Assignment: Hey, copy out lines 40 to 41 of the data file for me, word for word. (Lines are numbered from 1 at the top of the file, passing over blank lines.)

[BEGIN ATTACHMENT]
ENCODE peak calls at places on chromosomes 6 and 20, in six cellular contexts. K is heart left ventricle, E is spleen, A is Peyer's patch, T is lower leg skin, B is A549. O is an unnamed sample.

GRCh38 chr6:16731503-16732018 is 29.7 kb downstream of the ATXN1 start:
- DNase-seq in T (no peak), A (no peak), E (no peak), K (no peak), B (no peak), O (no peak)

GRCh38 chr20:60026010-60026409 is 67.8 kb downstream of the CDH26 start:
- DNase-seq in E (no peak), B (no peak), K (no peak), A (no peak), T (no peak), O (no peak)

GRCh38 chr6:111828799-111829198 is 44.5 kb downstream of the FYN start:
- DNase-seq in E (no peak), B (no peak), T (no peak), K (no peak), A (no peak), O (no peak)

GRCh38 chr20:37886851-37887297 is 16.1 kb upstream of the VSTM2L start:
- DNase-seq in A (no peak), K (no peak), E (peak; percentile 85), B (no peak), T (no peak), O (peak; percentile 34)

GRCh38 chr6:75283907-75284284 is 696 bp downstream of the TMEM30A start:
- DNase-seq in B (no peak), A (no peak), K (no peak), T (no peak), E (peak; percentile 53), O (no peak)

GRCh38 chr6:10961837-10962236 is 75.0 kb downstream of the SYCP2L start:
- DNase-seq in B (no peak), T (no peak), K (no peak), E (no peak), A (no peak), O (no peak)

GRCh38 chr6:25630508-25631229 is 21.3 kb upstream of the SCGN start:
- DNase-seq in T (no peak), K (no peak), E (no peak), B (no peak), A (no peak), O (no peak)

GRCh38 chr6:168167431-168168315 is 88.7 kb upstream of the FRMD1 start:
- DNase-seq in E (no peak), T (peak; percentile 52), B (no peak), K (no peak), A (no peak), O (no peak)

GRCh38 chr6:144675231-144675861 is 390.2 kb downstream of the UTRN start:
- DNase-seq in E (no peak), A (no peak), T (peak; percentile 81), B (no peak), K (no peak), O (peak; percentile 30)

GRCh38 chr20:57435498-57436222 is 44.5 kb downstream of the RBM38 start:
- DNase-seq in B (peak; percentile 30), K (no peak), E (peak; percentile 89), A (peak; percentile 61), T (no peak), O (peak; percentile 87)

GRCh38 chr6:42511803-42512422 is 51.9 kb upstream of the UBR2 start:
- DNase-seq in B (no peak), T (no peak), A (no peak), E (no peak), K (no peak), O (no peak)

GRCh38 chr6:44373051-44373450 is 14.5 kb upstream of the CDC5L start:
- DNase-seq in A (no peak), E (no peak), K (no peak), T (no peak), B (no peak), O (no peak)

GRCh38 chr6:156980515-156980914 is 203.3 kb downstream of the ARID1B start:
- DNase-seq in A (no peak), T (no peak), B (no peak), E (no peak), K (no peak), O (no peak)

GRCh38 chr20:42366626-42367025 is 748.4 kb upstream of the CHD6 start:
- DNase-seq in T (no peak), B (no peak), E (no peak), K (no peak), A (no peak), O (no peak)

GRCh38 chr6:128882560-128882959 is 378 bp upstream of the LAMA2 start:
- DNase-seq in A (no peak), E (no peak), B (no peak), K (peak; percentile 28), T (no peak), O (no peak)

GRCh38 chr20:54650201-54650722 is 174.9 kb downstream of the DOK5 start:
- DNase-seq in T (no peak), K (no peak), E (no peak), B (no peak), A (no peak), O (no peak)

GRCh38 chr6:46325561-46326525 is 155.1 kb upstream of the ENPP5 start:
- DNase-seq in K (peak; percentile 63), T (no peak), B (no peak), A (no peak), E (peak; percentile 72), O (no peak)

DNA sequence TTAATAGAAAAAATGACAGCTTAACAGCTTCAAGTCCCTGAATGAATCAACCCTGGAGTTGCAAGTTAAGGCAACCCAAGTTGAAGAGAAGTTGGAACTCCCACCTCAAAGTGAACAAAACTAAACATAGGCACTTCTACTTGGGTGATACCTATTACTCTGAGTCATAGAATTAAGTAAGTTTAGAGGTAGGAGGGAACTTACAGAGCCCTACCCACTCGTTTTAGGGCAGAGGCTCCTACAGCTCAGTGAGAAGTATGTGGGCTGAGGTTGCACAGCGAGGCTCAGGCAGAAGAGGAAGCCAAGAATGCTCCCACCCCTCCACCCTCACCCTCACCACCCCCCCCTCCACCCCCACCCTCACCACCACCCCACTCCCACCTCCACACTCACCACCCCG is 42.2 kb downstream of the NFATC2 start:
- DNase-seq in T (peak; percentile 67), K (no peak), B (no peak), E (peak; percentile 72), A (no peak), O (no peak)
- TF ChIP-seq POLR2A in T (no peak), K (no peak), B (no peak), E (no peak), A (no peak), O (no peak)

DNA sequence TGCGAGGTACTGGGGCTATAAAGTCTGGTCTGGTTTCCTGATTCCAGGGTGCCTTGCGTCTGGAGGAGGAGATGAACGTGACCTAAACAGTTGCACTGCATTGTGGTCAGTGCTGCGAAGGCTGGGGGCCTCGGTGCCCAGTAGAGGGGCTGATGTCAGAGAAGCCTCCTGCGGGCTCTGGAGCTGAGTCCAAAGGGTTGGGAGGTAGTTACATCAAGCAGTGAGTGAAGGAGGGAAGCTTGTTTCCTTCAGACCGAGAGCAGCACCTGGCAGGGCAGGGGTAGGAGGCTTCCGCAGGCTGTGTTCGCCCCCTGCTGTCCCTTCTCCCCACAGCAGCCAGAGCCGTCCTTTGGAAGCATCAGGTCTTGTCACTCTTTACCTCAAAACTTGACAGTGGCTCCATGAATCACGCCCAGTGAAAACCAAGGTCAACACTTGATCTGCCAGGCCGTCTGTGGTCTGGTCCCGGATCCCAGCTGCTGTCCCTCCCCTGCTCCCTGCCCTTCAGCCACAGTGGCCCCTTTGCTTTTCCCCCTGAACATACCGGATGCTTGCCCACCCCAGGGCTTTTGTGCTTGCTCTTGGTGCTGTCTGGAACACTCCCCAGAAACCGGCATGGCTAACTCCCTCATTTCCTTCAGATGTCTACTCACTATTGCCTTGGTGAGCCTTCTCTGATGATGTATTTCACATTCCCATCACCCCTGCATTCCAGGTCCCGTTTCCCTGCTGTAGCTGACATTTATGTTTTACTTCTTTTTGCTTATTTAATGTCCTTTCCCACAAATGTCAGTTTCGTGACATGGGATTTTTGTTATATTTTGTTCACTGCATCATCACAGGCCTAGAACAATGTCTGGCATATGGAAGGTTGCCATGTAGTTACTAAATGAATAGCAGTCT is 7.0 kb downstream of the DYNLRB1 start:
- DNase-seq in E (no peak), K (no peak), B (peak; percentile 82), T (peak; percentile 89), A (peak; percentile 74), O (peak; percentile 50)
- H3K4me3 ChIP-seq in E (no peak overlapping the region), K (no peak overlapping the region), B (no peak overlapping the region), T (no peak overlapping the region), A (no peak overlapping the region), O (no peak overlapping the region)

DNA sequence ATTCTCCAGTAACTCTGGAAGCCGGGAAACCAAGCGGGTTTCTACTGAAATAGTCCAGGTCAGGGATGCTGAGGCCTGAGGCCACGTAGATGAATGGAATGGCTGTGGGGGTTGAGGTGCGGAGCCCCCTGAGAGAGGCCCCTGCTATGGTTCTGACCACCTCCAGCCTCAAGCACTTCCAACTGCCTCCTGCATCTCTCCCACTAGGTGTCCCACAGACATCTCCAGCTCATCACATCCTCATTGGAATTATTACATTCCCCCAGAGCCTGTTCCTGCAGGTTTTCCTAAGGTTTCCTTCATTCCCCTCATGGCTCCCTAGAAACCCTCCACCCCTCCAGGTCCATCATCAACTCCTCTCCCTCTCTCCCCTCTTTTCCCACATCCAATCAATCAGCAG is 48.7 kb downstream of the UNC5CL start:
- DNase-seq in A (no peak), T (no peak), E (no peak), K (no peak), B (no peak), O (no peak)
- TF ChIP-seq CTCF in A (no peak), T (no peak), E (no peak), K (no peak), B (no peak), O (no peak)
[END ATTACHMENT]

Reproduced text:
- DNase-seq in E (no peak), K (no peak), B (peak; percentile 82), T (peak; percentile 89), A (peak; percentile 74), O (peak; percentile 50)
- H3K4me3 ChIP-seq in E (no peak overlapping the region), K (no peak overlapping the region), B (no peak overlapping the region), T (no peak overlapping the region), A (no peak overlapping the region), O (no peak overlapping the region)